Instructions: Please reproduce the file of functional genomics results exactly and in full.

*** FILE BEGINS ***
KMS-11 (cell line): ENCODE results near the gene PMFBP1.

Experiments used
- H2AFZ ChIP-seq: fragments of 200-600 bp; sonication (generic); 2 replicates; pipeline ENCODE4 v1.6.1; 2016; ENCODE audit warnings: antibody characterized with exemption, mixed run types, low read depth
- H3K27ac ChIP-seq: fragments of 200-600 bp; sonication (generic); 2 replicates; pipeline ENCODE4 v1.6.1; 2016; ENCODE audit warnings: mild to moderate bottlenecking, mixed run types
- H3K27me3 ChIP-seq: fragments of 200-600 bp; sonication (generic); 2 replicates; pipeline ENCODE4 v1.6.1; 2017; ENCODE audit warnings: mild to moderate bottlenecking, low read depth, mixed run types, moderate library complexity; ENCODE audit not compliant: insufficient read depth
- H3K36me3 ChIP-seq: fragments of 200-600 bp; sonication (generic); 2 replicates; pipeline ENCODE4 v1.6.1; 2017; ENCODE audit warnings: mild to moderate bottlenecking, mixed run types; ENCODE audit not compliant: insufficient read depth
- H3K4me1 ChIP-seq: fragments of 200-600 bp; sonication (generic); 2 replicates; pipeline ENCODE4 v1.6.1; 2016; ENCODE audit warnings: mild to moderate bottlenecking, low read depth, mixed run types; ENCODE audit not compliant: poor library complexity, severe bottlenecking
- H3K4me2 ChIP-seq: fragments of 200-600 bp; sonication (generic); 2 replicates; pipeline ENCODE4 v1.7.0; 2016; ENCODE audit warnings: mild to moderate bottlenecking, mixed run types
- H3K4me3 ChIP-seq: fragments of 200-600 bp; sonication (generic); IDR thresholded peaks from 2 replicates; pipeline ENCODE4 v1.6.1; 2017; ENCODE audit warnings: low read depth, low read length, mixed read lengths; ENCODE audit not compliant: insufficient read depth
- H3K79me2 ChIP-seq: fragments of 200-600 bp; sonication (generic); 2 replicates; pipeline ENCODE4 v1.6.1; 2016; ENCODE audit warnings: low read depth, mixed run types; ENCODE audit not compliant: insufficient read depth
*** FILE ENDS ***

KMS-11 (cell line): ENCODE results near the gene PMFBP1.

Experiments used
- H2AFZ ChIP-seq: fragments of 200-600 bp; sonication (generic); 2 replicates; pipeline ENCODE4 v1.6.1; 2016; ENCODE audit warnings: antibody characterized with exemption, mixed run types, low read depth
- H3K27ac ChIP-seq: fragments of 200-600 bp; sonication (generic); 2 replicates; pipeline ENCODE4 v1.6.1; 2016; ENCODE audit warnings: mild to moderate bottlenecking, mixed run types
- H3K27me3 ChIP-seq: fragments of 200-600 bp; sonication (generic); 2 replicates; pipeline ENCODE4 v1.6.1; 2017; ENCODE audit warnings: mild to moderate bottlenecking, low read depth, mixed run types, moderate library complexity; ENCODE audit not compliant: insufficient read depth
- H3K36me3 ChIP-seq: fragments of 200-600 bp; sonication (generic); 2 replicates; pipeline ENCODE4 v1.6.1; 2017; ENCODE audit warnings: mild to moderate bottlenecking, mixed run types; ENCODE audit not compliant: insufficient read depth
- H3K4me1 ChIP-seq: fragments of 200-600 bp; sonication (generic); 2 replicates; pipeline ENCODE4 v1.6.1; 2016; ENCODE audit warnings: mild to moderate bottlenecking, low read depth, mixed run types; ENCODE audit not compliant: poor library complexity, severe bottlenecking
- H3K4me2 ChIP-seq: fragments of 200-600 bp; sonication (generic); 2 replicates; pipeline ENCODE4 v1.7.0; 2016; ENCODE audit warnings: mild to moderate bottlenecking, mixed run types
- H3K4me3 ChIP-seq: fragments of 200-600 bp; sonication (generic); IDR thresholded peaks from 2 replicates; pipeline ENCODE4 v1.6.1; 2017; ENCODE audit warnings: low read depth, low read length, mixed read lengths; ENCODE audit not compliant: insufficient read depth
- H3K79me2 ChIP-seq: fragments of 200-600 bp; sonication (generic); 2 replicates; pipeline ENCODE4 v1.6.1; 2016; ENCODE audit warnings: low read depth, mixed run types; ENCODE audit not compliant: insufficient read depth